This analysis is intended to introduce important early concepts to people who are starting to invest and want to begin learning the link between company’s fundamentals and stock market performance.
Tejon Ranch Co (NYSE:TRC) generated a below-average return on equity of 0.2% in the past 12 months, while its industry returned 9.3%. Though TRC’s recent performance is underwhelming, it is useful to understand what ROE is made up of and how it should be interpreted. Knowing these components can change your views on TRC’s below-average returns. Today I will look at how components such as financial leverage can influence ROE which may impact the sustainability of TRC’s returns.
Peeling the layers of ROE – trisecting a company’s profitability
Return on Equity (ROE) is a measure of Tejon Ranch’s profit relative to its shareholders’ equity. It essentially shows how much the company can generate in earnings given the amount of equity it has raised. In most cases, a higher ROE is preferred; however, there are many other factors we must consider prior to making any investment decisions.
Return on Equity = Net Profit ÷ Shareholders Equity
ROE is assessed against cost of equity, which is measured using the Capital Asset Pricing Model (CAPM) – but let’s not dive into the details of that today. For now, let’s just look at the cost of equity number for Tejon Ranch, which is 8.6%. Given a discrepancy of -8.4% between return and cost, this indicated that Tejon Ranch may be paying more for its capital than what it’s generating in return. ROE can be broken down into three different ratios: net profit margin, asset turnover, and financial leverage. This is called the Dupont Formula:
ROE = profit margin × asset turnover × financial leverage
ROE = (annual net profit ÷ sales) × (sales ÷ assets) × (assets ÷ shareholders’ equity)
ROE = annual net profit ÷ shareholders’ equity
The first component is profit margin, which measures how much of sales is retained after the company pays for all its expenses. Asset turnover shows how much revenue Tejon Ranch can generate with its current asset base. And finally, financial leverage is simply how much of assets are funded by equity, which exhibits how sustainable the company’s capital structure is. Since ROE can be inflated by excessive debt, we need to examine Tejon Ranch’s debt-to-equity level. At 15.8%, Tejon Ranch’s debt-to-equity ratio appears low and indicates that Tejon Ranch still has room to increase leverage and grow its profits.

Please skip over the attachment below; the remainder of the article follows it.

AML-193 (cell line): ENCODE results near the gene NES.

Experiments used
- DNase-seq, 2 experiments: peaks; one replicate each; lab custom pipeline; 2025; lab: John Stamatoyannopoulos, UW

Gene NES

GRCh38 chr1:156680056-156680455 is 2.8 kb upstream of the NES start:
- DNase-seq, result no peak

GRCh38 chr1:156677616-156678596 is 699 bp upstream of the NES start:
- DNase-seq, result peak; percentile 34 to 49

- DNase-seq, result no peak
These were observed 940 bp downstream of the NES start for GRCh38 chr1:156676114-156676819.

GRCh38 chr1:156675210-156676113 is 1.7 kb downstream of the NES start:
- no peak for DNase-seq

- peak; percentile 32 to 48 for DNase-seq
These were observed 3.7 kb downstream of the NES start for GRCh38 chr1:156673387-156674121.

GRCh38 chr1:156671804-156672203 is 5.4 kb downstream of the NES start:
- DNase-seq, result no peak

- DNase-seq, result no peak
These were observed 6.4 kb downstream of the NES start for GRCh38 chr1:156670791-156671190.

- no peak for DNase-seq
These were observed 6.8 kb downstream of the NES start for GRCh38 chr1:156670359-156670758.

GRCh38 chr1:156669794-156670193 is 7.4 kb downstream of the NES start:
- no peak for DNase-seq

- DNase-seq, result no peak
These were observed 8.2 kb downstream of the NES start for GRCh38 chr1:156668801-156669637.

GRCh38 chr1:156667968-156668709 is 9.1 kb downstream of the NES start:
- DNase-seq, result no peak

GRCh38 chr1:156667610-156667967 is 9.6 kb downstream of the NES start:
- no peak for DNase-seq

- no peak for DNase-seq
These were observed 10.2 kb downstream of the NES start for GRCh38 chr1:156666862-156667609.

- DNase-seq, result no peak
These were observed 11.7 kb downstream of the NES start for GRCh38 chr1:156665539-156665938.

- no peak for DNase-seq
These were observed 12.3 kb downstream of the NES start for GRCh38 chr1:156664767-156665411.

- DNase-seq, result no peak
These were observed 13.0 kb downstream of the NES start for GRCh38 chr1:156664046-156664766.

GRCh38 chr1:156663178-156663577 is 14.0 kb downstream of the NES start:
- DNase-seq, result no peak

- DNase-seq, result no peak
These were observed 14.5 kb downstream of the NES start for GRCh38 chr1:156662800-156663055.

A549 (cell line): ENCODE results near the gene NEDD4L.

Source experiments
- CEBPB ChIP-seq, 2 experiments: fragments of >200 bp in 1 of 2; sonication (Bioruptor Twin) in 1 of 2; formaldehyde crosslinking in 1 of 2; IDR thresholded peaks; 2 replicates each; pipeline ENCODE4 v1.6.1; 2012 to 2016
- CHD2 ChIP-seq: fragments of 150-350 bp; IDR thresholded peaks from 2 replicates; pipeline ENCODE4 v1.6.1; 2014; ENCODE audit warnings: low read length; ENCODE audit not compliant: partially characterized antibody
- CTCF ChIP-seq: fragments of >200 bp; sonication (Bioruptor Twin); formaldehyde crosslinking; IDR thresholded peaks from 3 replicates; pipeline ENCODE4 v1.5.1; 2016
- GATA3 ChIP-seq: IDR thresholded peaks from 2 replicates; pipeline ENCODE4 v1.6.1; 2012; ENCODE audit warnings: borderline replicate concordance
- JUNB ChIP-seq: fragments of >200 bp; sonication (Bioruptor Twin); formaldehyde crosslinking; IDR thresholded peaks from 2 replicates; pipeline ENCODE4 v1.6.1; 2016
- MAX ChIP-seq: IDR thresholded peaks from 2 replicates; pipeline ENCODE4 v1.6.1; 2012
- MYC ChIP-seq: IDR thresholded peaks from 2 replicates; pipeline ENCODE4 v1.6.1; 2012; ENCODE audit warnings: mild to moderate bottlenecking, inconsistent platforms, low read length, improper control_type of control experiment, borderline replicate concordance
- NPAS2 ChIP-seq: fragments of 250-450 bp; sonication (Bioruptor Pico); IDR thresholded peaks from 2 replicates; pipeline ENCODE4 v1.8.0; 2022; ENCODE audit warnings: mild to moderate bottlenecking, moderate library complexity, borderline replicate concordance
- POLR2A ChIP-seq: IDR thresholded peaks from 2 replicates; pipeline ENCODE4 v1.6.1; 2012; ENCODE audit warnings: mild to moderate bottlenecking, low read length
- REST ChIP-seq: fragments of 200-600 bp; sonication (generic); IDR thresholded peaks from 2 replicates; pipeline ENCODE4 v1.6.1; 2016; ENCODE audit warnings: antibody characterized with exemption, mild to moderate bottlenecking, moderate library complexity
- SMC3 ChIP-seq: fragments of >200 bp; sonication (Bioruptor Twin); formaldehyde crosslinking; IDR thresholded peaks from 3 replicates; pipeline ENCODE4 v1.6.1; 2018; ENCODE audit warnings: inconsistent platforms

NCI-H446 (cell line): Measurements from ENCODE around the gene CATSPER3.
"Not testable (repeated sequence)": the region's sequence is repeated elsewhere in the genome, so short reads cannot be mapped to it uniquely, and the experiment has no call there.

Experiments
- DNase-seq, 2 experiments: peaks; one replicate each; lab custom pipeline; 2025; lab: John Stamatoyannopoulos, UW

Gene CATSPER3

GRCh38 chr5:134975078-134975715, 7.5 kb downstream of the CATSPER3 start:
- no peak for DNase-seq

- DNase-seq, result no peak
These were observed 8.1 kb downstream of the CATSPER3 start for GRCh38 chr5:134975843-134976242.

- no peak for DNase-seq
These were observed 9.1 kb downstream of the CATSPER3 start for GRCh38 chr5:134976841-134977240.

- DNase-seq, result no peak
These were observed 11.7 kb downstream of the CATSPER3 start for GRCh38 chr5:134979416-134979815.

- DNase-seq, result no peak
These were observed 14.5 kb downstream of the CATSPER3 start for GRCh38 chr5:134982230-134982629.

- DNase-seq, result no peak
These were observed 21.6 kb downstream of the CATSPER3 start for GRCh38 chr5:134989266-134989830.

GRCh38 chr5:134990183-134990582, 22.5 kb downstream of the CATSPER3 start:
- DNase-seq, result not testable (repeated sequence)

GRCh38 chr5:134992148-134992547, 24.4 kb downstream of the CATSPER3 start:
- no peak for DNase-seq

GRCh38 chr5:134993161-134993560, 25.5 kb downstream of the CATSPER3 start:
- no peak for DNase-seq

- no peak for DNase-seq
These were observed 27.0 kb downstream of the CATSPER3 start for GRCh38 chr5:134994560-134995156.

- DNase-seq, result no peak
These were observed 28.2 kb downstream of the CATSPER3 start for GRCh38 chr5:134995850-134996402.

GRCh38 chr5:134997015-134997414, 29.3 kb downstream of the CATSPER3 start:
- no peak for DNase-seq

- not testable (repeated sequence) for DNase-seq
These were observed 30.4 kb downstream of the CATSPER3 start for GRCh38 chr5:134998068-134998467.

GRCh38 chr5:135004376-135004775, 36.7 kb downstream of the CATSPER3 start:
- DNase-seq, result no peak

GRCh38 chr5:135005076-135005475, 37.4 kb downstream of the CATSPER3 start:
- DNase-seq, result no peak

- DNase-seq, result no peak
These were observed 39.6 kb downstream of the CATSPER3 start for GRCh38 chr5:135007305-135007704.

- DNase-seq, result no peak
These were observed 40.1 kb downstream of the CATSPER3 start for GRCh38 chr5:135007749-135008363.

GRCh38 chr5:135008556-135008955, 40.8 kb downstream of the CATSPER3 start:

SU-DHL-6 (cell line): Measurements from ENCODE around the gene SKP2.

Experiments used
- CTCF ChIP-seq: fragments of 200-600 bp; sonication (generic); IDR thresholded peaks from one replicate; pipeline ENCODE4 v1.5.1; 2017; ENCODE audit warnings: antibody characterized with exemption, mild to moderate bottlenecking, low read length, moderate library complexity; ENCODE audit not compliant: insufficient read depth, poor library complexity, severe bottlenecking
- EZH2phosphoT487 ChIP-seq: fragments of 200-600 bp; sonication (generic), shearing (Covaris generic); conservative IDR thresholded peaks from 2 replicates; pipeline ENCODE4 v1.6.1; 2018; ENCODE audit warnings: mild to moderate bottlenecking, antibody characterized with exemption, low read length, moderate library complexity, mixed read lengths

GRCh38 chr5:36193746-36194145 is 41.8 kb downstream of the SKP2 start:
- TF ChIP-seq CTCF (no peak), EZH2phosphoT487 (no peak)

ROE is one of many ratios which meaningfully dissects financial statements, which illustrates the quality of a company. Tejon Ranch’s ROE is underwhelming relative to the industry average, and its returns were also not strong enough to cover its own cost of equity. Although, its appropriate level of leverage means investors can be more confident in the sustainability of Tejon Ranch’s return with a possible increase should the company decide to increase its debt levels. Although ROE can be a useful metric, it is only a small part of diligent research.
For Tejon Ranch, there are three important factors you should further examine:
- Financial Health: Does it have a healthy balance sheet? Take a look at our free balance sheet analysis with six simple checks on key factors like leverage and risk.
- Valuation: What is Tejon Ranch worth today? Is the stock undervalued, even when its growth outlook is factored into its intrinsic value? The intrinsic value infographic in our free research report helps visualize whether Tejon Ranch is currently mispriced by the market.
- Other High-Growth Alternatives : Are there other high-growth stocks you could be holding instead of Tejon Ranch? Explore our interactive list of stocks with large growth potential to get an idea of what else is out there you may be missing!
To help readers see past the short term volatility of the financial market, we aim to bring you a long-term focused research analysis purely driven by fundamental data. Note that our analysis does not factor in the latest price-sensitive company announcements.
The author is an independent contributor and at the time of publication had no position in the stocks mentioned. For errors that warrant correction please contact the editor at firstname.lastname@example.org.